The military units went to work cleaning up the surroundings of Bastian Mawatha. The canal was dredged and cleaned. Broken and abandoned warehouses were demolished and their lands used as space for the floating market. Trees were planted making the street more green and lively. The canal was extended and widened. A brilliant young architect Thushari Kariyawasam looked the space over and came up with a beautiful design of simple and rustic open-sided pagodas made of smooth grey cement and surrounded polished wooden walkways. The pagodas were built over the water on platforms placed on sturdy pillars, and were reached by wooden boardwalks. The decor was minimalistic, with simple cement cubes placed along the wide boardwalks as seats and shaded by red umbrellas that matched the orange shades of the roofs. Little interesting details that attracted the eyes were added. Surrounded by the now-clean and calm waters of the canal, the space became surrealistic.
There were spaces allocated for 92 shopping stalls, including spaces within the pagodas, little wooden huts, and spaces within boats permanently moored to the platforms. Once the structure was complete, the streets in Pettah were cleared of street hawkers, and they were moved to the Floating Market. There, they had to pay rent, but the facilities were better and it was much cleaner.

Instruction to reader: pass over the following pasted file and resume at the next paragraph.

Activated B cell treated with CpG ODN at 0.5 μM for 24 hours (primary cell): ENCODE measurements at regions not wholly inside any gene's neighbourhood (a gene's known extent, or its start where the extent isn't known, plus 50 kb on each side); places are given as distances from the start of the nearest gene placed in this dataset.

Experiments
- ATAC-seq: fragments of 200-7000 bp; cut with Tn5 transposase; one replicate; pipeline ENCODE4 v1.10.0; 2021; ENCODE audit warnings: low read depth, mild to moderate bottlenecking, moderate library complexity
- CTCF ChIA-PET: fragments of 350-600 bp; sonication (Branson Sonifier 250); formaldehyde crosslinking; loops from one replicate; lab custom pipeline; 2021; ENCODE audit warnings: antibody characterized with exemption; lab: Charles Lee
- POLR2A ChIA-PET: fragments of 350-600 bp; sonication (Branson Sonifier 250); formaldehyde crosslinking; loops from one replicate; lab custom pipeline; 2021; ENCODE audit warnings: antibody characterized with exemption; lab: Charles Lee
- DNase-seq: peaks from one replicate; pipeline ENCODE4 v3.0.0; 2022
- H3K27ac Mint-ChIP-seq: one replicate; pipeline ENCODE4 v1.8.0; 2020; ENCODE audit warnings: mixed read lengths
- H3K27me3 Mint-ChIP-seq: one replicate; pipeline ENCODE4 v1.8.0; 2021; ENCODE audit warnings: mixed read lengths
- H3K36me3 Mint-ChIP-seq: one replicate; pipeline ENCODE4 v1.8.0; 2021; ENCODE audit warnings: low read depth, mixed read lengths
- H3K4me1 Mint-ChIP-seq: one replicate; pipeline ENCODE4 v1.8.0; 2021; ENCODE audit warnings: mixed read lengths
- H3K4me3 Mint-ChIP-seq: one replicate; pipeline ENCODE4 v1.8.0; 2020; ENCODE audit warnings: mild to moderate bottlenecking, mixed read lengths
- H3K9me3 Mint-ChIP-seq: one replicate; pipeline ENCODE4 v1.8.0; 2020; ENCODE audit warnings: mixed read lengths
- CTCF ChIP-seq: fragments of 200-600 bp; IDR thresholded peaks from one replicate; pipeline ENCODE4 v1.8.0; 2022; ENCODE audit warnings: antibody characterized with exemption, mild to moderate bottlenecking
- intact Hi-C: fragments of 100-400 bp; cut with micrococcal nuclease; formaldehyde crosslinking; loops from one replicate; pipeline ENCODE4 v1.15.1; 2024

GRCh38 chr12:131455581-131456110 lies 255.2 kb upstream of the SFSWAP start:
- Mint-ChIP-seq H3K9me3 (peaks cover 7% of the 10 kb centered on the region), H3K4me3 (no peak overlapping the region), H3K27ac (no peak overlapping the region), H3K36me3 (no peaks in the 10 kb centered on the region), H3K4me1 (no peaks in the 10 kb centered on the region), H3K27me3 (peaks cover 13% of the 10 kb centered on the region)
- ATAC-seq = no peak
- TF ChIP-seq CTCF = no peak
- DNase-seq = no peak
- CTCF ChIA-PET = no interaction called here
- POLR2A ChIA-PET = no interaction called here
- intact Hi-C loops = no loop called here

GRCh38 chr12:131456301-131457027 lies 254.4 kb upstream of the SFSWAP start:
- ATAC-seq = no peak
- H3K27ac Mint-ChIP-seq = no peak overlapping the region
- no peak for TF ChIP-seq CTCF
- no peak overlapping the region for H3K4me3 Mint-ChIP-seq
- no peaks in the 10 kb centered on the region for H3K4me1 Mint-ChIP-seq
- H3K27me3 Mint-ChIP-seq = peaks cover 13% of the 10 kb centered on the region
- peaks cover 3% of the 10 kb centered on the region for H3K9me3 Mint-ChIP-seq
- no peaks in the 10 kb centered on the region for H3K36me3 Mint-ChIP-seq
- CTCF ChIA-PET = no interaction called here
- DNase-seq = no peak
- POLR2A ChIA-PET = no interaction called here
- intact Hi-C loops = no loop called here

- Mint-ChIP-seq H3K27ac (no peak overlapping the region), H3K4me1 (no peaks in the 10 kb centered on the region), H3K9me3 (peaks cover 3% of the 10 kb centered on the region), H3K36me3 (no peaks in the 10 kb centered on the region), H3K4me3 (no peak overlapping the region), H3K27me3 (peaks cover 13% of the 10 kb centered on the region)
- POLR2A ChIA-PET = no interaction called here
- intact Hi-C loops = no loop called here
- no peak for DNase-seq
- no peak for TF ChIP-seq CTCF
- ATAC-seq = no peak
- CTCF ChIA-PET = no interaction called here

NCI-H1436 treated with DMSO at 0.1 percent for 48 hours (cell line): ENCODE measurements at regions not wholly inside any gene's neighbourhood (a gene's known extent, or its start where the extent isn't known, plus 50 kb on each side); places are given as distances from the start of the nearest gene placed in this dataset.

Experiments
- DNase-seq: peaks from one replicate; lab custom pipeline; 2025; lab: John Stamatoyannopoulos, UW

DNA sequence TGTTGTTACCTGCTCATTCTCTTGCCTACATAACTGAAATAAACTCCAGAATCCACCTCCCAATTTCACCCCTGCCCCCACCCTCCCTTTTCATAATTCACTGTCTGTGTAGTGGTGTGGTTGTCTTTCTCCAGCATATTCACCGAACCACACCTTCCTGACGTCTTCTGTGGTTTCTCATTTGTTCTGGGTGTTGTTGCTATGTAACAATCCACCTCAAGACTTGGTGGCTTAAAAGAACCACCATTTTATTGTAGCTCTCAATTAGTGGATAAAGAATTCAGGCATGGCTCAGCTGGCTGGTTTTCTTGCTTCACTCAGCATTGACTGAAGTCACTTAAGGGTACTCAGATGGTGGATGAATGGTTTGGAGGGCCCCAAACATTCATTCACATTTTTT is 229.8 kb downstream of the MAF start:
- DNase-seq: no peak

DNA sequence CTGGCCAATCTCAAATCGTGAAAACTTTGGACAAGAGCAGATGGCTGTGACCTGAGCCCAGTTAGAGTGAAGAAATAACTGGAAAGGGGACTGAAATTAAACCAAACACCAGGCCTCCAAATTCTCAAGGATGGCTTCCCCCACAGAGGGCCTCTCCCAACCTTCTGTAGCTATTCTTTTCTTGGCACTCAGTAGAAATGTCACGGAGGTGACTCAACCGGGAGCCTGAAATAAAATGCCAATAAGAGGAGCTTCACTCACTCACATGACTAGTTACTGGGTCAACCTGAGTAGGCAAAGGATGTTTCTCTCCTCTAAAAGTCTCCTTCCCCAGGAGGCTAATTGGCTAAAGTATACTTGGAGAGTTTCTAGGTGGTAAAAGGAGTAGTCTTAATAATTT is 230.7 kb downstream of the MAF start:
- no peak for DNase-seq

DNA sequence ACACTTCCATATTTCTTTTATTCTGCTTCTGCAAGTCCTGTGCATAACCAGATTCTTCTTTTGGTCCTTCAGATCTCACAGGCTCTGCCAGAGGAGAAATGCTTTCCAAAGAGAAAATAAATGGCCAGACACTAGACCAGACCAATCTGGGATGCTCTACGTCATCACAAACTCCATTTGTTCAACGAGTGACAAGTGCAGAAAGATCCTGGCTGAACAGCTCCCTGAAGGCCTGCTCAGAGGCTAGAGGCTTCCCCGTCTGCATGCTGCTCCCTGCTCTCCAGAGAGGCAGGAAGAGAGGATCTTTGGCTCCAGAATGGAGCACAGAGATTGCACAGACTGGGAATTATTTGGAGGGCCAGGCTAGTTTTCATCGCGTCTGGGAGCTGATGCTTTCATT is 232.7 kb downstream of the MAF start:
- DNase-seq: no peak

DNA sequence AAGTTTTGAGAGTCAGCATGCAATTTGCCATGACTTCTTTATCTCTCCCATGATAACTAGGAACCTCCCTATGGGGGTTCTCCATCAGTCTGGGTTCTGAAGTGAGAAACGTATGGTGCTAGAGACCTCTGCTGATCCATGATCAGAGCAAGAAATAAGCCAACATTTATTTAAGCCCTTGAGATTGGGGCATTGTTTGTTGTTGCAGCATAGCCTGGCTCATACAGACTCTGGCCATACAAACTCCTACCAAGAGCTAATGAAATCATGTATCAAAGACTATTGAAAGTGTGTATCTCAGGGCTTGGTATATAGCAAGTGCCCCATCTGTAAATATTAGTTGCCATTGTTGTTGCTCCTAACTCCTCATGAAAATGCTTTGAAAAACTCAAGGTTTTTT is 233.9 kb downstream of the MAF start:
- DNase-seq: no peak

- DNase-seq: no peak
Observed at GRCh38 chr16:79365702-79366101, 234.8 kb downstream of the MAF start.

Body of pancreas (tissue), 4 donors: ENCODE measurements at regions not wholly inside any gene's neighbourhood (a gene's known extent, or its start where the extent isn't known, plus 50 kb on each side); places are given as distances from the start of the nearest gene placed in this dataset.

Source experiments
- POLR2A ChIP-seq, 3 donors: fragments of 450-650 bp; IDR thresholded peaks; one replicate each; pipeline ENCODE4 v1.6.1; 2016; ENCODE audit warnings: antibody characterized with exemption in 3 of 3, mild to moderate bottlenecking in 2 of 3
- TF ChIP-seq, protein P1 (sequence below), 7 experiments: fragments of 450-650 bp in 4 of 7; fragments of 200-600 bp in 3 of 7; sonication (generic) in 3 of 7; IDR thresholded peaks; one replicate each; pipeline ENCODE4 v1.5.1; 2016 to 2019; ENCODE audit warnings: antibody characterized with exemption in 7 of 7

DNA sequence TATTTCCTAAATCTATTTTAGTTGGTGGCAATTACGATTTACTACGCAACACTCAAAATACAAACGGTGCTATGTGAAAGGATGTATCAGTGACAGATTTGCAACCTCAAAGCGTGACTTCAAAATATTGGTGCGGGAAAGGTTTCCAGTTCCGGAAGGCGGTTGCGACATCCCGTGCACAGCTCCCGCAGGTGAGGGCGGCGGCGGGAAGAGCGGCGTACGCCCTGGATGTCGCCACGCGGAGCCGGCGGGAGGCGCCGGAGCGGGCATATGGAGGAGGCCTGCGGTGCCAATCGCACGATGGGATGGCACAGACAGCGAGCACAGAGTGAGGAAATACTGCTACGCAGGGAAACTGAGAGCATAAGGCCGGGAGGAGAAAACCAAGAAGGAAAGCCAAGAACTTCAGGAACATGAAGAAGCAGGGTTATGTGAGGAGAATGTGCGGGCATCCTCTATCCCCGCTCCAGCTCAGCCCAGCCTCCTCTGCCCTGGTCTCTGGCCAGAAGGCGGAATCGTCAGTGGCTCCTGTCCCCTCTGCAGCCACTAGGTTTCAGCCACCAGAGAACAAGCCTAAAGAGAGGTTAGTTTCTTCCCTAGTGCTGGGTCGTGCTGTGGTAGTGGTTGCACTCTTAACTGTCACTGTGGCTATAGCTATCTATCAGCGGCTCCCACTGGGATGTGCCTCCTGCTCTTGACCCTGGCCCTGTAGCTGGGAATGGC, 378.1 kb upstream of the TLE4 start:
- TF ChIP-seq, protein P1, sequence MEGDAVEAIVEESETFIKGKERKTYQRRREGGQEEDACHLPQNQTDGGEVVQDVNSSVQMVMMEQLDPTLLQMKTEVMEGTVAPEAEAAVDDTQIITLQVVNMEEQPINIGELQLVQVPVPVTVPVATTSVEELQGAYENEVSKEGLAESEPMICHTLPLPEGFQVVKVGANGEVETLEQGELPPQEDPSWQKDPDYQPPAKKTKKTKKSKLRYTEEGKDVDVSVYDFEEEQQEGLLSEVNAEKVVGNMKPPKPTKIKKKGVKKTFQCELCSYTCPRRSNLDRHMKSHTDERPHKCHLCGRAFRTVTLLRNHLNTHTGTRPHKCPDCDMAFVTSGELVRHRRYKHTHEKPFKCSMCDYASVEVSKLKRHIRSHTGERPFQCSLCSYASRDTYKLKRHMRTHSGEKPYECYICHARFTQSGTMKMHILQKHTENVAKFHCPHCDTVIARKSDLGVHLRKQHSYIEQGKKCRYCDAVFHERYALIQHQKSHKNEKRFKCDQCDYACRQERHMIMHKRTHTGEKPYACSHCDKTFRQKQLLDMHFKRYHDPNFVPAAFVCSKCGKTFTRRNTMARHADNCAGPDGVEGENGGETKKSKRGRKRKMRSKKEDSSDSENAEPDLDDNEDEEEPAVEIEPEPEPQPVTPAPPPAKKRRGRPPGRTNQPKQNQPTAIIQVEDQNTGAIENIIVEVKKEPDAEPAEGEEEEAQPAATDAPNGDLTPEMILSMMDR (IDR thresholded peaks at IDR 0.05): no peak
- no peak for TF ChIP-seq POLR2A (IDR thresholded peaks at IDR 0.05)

On 25 August 2014, the Floating Market of Pettah was declared open by the Health Minister, Maithripala Sirisena, who later went on to become the President of Sri Lanka.
Visiting the Floating Market
The Pettah Floating Market has two entrances, the main entrance and the side entrance. The main entrance has a large carved wooden arch declaring it the Pettah Floating Market. You walk down a wooden boardwalk extending over the water, with metal railings along the sides to reach the market.
Halfway there a section of the boardwalk branches off to a separate pagoda where the main restaurant is located, though you will find other small eateries further inside. As you head on to the main part of the market, you may notice that some of the stalls are empty.
While initially the floating market was filled to the brim and extremely crowded, with time the crowds fell. Many of the vendors, who were used to having illegal street stalls with no rentals, found it difficult to accept having to lose some of their profits to the rentals. They left for regions unknown, possibly outside Colombo considering that street hawkers are strictly prohibited now on Colombo’s streets.
On the other hand, the quieter atmosphere has given way more simpler and calmer visitors who are just looking for a walk and a bit of window-shopping, and some romantic couples looking to spend some time together on a date. The stalls include some clothing and shoe stores, food stalls, a few small general stores, accessory stores and electronics stores. There is also s fruit stall or two that caters to the more eccentric needs of the occasional foreigner who suddenly wishes to munch on some fruit.
While the water of the lake is now green with algae, and smells quite bade in the intense heat of the summer; other elements such as the quaint arched wooden bridge, the little lotus pond behind the stalls, the occasional waterbirds that visit the lake, the calm and quiet atmosphere and the occasional decorative statue all add character to the place and make it quite worth visiting – even if it’s just to see the architecture alone.
The Pettah Floating Market is a great place to visit and is quite photogenic. So make sure to take your camera when visiting.